Battambang is a wonderful city located on the Sangkae River in North West Cambodia.
It may be considered a little off the beaten track as there are very few tourists there, but it’s the perfect stop to make before or after you are visiting Siem Reap for Angkor Wat.
Below, I list some of the top things to do in Battambang!
This is typically the sort of place you could do in a day if you really wanted too (it would be a busy day!), or you can split it over two days. We stayed for two nights and that was the ideal amount.
There are a variety of hostels and hotels located in the area and to be honest, most of are of quite a high standard.
We stayed in a hotel called Seasons Guesthouse because it’s always cheaper than a hostel in South East Asia (or at least the same price).
The price of our stay was £7.70 a night for a double room with aircon (That's £3.35 each for two people sharing!).
You can't complain about that! (Use booking.com to book- 9/10 they're cheaper, take this from someone who searches the depths of the internet for the best deals)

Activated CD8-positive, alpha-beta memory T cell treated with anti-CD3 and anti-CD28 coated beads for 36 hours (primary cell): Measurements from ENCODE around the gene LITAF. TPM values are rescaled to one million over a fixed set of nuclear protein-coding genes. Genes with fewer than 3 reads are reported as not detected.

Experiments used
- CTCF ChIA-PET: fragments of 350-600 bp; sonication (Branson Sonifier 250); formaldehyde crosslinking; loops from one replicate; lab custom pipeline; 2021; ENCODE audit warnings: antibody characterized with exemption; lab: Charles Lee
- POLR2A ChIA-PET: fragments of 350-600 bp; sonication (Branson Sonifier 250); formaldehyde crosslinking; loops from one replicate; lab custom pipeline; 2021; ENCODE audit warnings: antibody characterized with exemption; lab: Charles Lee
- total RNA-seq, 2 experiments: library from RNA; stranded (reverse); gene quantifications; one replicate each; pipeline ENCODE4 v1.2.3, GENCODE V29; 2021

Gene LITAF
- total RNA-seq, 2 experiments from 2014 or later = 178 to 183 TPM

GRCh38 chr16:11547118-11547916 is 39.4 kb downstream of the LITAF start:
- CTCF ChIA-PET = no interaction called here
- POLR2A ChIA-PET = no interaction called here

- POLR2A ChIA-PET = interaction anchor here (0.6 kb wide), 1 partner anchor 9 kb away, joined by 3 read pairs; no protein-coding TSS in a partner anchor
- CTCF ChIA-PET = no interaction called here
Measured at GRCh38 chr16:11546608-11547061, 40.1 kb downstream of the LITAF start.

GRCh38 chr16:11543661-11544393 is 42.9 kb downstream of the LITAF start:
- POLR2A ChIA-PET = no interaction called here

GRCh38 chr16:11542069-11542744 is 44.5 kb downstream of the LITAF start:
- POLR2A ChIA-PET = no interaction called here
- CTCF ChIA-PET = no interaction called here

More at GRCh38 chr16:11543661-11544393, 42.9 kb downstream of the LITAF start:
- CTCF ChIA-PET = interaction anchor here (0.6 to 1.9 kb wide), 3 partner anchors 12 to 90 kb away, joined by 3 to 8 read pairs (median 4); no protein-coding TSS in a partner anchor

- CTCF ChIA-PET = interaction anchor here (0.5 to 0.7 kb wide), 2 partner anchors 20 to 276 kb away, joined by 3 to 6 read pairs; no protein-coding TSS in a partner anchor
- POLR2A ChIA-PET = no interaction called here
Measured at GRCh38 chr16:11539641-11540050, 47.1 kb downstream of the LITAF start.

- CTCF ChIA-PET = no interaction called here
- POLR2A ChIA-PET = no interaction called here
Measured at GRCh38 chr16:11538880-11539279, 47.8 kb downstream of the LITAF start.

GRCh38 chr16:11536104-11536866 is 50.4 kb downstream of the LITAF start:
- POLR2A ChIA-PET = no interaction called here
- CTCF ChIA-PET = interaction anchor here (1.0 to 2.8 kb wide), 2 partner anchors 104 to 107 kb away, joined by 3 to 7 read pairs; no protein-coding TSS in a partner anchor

Unfortunately, the WiFi was not working when we were there, which was an issue since we work as we travel, but it was only two nights so we had to get over it.
They offered free pickup at the bus station which was great, BUT regardless of who picks you up, it’s the same price via tuk-tuk to all places in Battambang: $1. Along with everything else in Cambodia, tuk-tuk rides are crazy cheap.
It’s quite surprising how many things there are to do in this city. Actually, when you google it, it can seem quite sparse, but when you ask a local tuk-tuk driver what there is to do, they are happy to share a little map and itinerary with you.
We needed a driver to take us around to all the spots, (we usually use a moped, but opted out of it this time). Our driver was lovely, so we decided to choose him!